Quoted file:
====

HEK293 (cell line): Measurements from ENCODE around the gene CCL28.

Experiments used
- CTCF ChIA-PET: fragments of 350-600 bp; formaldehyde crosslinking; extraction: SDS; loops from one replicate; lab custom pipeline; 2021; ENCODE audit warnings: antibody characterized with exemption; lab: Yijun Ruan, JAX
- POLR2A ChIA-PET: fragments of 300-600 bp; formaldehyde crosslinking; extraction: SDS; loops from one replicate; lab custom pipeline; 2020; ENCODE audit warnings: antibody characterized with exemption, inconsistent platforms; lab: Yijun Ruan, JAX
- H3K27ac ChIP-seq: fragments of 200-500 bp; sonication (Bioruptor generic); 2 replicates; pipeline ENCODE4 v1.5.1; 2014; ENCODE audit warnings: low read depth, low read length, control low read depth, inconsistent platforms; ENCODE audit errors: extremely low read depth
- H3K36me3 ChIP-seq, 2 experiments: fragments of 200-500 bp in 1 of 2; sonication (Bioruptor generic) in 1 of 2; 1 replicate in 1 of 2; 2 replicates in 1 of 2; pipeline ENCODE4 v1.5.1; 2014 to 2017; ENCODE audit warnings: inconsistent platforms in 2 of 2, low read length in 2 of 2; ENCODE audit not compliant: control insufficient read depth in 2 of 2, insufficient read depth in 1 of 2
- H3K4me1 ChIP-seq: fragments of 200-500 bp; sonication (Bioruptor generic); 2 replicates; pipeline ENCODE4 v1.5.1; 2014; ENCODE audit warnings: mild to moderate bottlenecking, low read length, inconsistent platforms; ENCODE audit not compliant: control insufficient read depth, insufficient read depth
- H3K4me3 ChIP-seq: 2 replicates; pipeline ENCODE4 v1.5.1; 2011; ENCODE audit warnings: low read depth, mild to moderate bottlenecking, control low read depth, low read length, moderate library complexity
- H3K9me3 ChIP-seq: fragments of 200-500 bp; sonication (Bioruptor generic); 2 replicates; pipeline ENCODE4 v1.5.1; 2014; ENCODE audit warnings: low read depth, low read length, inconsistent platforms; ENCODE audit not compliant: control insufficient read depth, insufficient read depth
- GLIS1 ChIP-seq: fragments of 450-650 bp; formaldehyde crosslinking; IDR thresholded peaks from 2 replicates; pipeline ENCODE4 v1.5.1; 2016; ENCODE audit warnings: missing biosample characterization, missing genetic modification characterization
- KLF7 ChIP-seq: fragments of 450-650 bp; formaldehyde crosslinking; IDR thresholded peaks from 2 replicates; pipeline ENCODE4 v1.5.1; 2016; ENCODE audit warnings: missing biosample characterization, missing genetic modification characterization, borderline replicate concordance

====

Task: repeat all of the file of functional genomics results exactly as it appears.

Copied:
HEK293 (cell line): Measurements from ENCODE around the gene CCL28.

Experiments used
- CTCF ChIA-PET: fragments of 350-600 bp; formaldehyde crosslinking; extraction: SDS; loops from one replicate; lab custom pipeline; 2021; ENCODE audit warnings: antibody characterized with exemption; lab: Yijun Ruan, JAX
- POLR2A ChIA-PET: fragments of 300-600 bp; formaldehyde crosslinking; extraction: SDS; loops from one replicate; lab custom pipeline; 2020; ENCODE audit warnings: antibody characterized with exemption, inconsistent platforms; lab: Yijun Ruan, JAX
- H3K27ac ChIP-seq: fragments of 200-500 bp; sonication (Bioruptor generic); 2 replicates; pipeline ENCODE4 v1.5.1; 2014; ENCODE audit warnings: low read depth, low read length, control low read depth, inconsistent platforms; ENCODE audit errors: extremely low read depth
- H3K36me3 ChIP-seq, 2 experiments: fragments of 200-500 bp in 1 of 2; sonication (Bioruptor generic) in 1 of 2; 1 replicate in 1 of 2; 2 replicates in 1 of 2; pipeline ENCODE4 v1.5.1; 2014 to 2017; ENCODE audit warnings: inconsistent platforms in 2 of 2, low read length in 2 of 2; ENCODE audit not compliant: control insufficient read depth in 2 of 2, insufficient read depth in 1 of 2
- H3K4me1 ChIP-seq: fragments of 200-500 bp; sonication (Bioruptor generic); 2 replicates; pipeline ENCODE4 v1.5.1; 2014; ENCODE audit warnings: mild to moderate bottlenecking, low read length, inconsistent platforms; ENCODE audit not compliant: control insufficient read depth, insufficient read depth
- H3K4me3 ChIP-seq: 2 replicates; pipeline ENCODE4 v1.5.1; 2011; ENCODE audit warnings: low read depth, mild to moderate bottlenecking, control low read depth, low read length, moderate library complexity
- H3K9me3 ChIP-seq: fragments of 200-500 bp; sonication (Bioruptor generic); 2 replicates; pipeline ENCODE4 v1.5.1; 2014; ENCODE audit warnings: low read depth, low read length, inconsistent platforms; ENCODE audit not compliant: control insufficient read depth, insufficient read depth
- GLIS1 ChIP-seq: fragments of 450-650 bp; formaldehyde crosslinking; IDR thresholded peaks from 2 replicates; pipeline ENCODE4 v1.5.1; 2016; ENCODE audit warnings: missing biosample characterization, missing genetic modification characterization
- KLF7 ChIP-seq: fragments of 450-650 bp; formaldehyde crosslinking; IDR thresholded peaks from 2 replicates; pipeline ENCODE4 v1.5.1; 2016; ENCODE audit warnings: missing biosample characterization, missing genetic modification characterization, borderline replicate concordance